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Napoleon III and his regime : an extravaganza

Author: David Baguley
Publisher: Baton Rouge : Louisiana State University Press, 2000.
Series: Modernist studies.
Edition/Format:   Book : Biography : EnglishView all editions and formats
Database:WorldCat
Summary:
"Referred to in his time as "the Pretender" and "the sphinx of the Tuileries," Louis Napoleon Bonaparte - the nephew of Emperor Napoleon I of France and himself ruler of the Second Empire (1852-1870) - so managed the manufacture of his public image and the masking of his private self that he is, ultimately, unknowable to this day. From the mysterious circumstances of his conception in 1807 to the strange events of  Read more...
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Genre/Form: Portraits
Sources
In art
Named Person: Napoleon, Emperor of the French; Napoleon, Emperor of the French; Napoleon, Emperor of the French; Napoleon, Emperor of the French; Napoleon, Frankreich Kaiser III.; Napoléon, empereur des Français; Napoléon, empereur des Français; Napoléon, empereur des Français; Napoleon, Emperor of the French
Material Type: Biography
Document Type: Book
All Authors / Contributors: David Baguley
ISBN: 0807126241 9780807126240
OCLC Number: 44089235
Description: xxii, 425 p. : ill. ; 24 cm.
Contents: Histories I: Coups d'Etat --
Histories II: Victor Hugo versus louis napoleon --
Histories III: Oppositions --
Histories IV: Uses and Abuses of the Past --
Biography I: Family Affairs --
Biography II: A Man of Many Parts --
Epic Ventures --
Utopian Vistas --
Romance --
Parody, Caricature, Satire --
Vaudeville --
Fictions --
Tragedy.
Series Title: Modernist studies.
Responsibility: David Baguley.
More information:

Abstract:

"Referred to in his time as "the Pretender" and "the sphinx of the Tuileries," Louis Napoleon Bonaparte - the nephew of Emperor Napoleon I of France and himself ruler of the Second Empire (1852-1870) - so managed the manufacture of his public image and the masking of his private self that he is, ultimately, unknowable to this day. From the mysterious circumstances of his conception in 1807 to the strange events of his downfall in 1870 and death in 1873, he lived, loved, and reigned in an extraordinary aura of myth and fantasy under the shadow of his more famous uncle." "Taking an innovative approach to this intriguing historical figure, David Baguley entertains sources in a melange of media and forms - pictures, performances, spectacles, rituals, music, fiction, poems, plays, architecture, fashion, as well as Louis Napoleon's own writings - to explore how the ruler was represented, invented, and interpreted by detractors and defenders alike. The dynamic process by which the legend of Napoleon III was elaborately fabricated and then vigorously dismantled unfolds under Baguley's hand not chronologically but by generic categories, reflecting the author's underlying conviction that history and literary depictments are not as incompatible as is often assumed." "Baguley examines works by, among many others, Victor Hugo, Karl Marx, Emile Zola, Honore Daumier, Jacques Offenbach, Gustave Flaubert, and Elizabeth Barrett Browning that range from history and biography to romanticized versions of the Emperor's feats to parody, caricature, and satire. With its conspiratorial origins, its rising and dramatically falling action, its schemes, scandals, and tragic denouement, the Second Empire appears designed to inspire writers and artists. Napoleon III, Baguley observes, could well have been the central character, or temperament, in a naturalist novel." "While most historians consider Louis Napoleon's coup d'etat of December 1851 to be his boldest endeavor, Baguley shows in this expansive and eloquent work that his most extravagant venture was to found a second Napoleonic empire, and he illustrates not only the power of the name and the image but also the precariousness of the Emperor's reliance upon them. For Napoleon III, dissimulation was his natural state; opportunist or utopian reformer, or something in between, he must remain one of history's most elusive and controversial figures, ever resisting final assessment."--BOOK JACKET.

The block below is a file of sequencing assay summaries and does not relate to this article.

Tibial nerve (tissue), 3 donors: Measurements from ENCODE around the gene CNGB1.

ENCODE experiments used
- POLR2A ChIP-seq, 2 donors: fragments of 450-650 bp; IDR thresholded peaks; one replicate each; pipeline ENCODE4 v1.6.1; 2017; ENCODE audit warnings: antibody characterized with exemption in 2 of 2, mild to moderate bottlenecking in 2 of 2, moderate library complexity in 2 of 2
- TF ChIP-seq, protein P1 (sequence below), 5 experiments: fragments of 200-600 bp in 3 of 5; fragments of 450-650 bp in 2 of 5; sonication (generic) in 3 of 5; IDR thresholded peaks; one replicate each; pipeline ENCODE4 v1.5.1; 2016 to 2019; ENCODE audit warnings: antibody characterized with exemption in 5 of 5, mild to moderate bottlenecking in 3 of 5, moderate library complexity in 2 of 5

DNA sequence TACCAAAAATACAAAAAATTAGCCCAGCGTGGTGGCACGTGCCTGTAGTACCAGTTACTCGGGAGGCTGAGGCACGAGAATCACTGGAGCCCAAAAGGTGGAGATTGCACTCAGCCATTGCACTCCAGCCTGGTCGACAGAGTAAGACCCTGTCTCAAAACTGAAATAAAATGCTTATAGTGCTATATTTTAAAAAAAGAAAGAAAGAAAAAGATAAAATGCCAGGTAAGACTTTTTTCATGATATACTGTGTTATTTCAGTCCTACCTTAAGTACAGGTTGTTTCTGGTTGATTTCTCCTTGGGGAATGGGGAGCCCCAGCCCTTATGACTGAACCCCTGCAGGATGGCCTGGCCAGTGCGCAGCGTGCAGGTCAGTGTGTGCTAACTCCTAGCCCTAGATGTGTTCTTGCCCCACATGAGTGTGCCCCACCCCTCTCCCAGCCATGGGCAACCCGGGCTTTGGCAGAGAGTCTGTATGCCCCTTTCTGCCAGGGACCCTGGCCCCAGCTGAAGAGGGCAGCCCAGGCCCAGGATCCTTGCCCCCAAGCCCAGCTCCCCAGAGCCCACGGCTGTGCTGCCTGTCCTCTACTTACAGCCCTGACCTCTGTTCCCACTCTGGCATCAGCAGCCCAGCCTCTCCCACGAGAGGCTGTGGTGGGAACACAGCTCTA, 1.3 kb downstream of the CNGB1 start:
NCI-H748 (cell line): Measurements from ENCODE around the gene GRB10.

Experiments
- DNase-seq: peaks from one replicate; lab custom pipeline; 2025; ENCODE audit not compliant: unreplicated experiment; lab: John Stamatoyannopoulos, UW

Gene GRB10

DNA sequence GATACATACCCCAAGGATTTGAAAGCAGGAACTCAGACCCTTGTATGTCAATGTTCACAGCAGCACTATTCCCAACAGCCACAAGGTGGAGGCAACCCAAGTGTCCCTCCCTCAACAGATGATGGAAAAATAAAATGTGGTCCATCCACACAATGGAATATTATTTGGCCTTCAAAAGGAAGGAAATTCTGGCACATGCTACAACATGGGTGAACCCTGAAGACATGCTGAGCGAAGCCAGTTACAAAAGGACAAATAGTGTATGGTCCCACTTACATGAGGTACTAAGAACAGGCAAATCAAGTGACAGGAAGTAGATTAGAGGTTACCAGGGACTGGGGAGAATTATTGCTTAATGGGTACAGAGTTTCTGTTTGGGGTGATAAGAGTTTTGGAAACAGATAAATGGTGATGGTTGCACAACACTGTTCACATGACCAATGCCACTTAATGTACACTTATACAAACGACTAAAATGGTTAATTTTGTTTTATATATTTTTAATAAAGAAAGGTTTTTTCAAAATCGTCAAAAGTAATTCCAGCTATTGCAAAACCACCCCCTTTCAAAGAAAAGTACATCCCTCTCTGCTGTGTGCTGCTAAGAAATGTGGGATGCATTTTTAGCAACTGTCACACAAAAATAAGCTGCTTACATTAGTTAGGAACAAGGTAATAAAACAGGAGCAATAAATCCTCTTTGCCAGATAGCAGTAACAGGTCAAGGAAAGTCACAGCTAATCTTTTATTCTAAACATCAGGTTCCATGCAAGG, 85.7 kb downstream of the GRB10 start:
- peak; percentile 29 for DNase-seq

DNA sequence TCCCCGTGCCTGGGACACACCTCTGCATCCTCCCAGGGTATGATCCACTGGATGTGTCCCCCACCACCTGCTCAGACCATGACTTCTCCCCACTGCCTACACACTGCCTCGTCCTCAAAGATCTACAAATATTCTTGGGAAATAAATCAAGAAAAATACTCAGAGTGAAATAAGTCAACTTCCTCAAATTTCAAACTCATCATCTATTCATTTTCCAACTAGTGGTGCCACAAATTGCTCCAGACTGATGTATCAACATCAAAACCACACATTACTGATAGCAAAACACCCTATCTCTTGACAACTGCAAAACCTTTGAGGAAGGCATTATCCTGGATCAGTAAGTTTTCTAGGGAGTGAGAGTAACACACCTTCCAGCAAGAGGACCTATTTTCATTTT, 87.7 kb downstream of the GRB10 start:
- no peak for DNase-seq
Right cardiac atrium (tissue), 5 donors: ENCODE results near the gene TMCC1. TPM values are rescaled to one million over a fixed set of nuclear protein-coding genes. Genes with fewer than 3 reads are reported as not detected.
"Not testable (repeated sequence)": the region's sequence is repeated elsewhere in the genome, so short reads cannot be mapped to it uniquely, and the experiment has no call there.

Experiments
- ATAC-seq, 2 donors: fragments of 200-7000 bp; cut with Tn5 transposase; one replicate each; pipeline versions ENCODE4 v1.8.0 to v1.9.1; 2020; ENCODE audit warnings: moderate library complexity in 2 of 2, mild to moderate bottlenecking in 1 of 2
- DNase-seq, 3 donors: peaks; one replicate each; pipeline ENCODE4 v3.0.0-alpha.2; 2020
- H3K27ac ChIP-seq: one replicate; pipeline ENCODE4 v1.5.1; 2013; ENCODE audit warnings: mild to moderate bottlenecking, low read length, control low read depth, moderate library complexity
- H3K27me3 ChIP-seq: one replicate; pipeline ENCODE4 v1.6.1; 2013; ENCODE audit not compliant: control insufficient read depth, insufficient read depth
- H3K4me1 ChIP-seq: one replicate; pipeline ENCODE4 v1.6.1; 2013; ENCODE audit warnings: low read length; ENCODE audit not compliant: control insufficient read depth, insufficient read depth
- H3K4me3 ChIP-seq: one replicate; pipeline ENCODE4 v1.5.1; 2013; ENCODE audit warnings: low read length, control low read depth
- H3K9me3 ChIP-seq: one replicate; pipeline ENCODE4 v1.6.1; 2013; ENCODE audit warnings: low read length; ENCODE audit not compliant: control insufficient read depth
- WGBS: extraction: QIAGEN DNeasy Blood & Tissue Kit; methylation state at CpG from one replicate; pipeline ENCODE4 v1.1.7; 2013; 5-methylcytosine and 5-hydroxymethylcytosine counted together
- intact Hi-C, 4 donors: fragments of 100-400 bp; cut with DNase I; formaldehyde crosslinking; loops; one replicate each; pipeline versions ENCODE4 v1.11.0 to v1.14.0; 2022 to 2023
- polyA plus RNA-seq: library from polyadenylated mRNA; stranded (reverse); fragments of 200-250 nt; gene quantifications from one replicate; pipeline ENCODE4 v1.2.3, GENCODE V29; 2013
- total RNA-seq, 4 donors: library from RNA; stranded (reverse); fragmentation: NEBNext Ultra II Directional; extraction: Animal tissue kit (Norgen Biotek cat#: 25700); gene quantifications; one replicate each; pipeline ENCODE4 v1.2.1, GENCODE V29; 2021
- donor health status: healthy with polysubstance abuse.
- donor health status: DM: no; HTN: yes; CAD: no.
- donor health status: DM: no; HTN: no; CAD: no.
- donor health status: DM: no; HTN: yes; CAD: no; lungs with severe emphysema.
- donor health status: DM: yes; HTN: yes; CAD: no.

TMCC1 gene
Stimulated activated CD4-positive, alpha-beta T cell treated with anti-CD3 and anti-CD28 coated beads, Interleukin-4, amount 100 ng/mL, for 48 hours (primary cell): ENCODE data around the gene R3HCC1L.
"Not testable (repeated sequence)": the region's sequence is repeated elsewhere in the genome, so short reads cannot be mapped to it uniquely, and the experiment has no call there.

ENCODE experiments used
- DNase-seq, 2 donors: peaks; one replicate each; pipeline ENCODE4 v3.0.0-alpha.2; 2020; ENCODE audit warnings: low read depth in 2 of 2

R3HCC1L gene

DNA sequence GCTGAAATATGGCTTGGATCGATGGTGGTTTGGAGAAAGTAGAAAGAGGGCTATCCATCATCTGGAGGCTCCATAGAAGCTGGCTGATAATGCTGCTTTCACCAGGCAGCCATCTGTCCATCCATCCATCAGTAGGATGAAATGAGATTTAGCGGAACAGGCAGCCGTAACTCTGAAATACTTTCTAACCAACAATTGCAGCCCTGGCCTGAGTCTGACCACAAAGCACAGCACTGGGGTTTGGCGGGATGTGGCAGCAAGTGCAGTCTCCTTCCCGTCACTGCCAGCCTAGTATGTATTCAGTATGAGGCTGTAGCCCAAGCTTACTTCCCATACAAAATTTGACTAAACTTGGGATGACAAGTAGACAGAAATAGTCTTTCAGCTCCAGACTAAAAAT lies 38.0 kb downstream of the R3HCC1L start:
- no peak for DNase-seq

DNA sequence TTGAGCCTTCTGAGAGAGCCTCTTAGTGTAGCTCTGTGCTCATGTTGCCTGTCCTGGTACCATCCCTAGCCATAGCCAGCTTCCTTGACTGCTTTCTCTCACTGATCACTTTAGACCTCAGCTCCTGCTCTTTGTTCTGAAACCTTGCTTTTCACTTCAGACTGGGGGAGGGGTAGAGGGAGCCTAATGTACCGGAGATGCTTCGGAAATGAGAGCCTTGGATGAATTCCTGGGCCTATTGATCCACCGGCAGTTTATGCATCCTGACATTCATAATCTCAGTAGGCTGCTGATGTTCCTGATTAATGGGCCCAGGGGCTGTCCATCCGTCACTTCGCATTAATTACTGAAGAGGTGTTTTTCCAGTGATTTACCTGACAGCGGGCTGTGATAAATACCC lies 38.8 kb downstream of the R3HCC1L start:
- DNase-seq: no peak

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schema:reviewBody""Referred to in his time as "the Pretender" and "the sphinx of the Tuileries," Louis Napoleon Bonaparte - the nephew of Emperor Napoleon I of France and himself ruler of the Second Empire (1852-1870) - so managed the manufacture of his public image and the masking of his private self that he is, ultimately, unknowable to this day. From the mysterious circumstances of his conception in 1807 to the strange events of his downfall in 1870 and death in 1873, he lived, loved, and reigned in an extraordinary aura of myth and fantasy under the shadow of his more famous uncle." "Taking an innovative approach to this intriguing historical figure, David Baguley entertains sources in a melange of media and forms - pictures, performances, spectacles, rituals, music, fiction, poems, plays, architecture, fashion, as well as Louis Napoleon's own writings - to explore how the ruler was represented, invented, and interpreted by detractors and defenders alike. The dynamic process by which the legend of Napoleon III was elaborately fabricated and then vigorously dismantled unfolds under Baguley's hand not chronologically but by generic categories, reflecting the author's underlying conviction that history and literary depictments are not as incompatible as is often assumed." "Baguley examines works by, among many others, Victor Hugo, Karl Marx, Emile Zola, Honore Daumier, Jacques Offenbach, Gustave Flaubert, and Elizabeth Barrett Browning that range from history and biography to romanticized versions of the Emperor's feats to parody, caricature, and satire. With its conspiratorial origins, its rising and dramatically falling action, its schemes, scandals, and tragic denouement, the Second Empire appears designed to inspire writers and artists. Napoleon III, Baguley observes, could well have been the central character, or temperament, in a naturalist novel." "While most historians consider Louis Napoleon's coup d'etat of December 1851 to be his boldest endeavor, Baguley shows in this expansive and eloquent work that his most extravagant venture was to found a second Napoleonic empire, and he illustrates not only the power of the name and the image but also the precariousness of the Emperor's reliance upon them. For Napoleon III, dissimulation was his natural state; opportunist or utopian reformer, or something in between, he must remain one of history's most elusive and controversial figures, ever resisting final assessment."--BOOK JACKET."